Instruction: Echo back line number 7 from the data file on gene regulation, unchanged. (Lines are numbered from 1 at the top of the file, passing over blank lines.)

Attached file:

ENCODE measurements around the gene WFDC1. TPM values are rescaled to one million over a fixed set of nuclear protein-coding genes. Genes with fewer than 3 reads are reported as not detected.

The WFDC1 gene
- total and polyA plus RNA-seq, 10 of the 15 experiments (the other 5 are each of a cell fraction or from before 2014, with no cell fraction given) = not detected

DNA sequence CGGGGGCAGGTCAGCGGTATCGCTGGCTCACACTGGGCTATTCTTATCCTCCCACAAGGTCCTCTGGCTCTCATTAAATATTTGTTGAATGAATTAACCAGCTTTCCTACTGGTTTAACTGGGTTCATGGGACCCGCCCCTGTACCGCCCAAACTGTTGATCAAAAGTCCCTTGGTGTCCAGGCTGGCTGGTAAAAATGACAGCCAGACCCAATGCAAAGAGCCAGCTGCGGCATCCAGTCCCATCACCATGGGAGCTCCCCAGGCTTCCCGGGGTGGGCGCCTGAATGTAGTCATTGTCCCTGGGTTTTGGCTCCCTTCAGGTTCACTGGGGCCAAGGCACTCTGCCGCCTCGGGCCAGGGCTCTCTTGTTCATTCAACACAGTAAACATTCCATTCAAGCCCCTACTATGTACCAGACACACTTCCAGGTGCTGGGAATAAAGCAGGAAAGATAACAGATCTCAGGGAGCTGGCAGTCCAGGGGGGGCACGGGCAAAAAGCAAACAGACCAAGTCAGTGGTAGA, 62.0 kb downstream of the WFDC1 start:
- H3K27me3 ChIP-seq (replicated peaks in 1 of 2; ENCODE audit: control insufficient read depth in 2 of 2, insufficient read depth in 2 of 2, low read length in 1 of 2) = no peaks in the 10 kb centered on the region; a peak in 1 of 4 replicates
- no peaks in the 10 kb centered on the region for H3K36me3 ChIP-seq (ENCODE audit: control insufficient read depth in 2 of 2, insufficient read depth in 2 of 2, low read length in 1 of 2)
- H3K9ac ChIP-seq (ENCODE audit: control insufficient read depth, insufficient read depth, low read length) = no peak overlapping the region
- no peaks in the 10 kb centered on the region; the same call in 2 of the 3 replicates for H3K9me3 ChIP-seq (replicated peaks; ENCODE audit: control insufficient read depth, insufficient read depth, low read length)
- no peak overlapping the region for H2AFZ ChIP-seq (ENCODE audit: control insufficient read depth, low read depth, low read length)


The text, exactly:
- H3K9ac ChIP-seq (ENCODE audit: control insufficient read depth, insufficient read depth, low read length) = no peak overlapping the region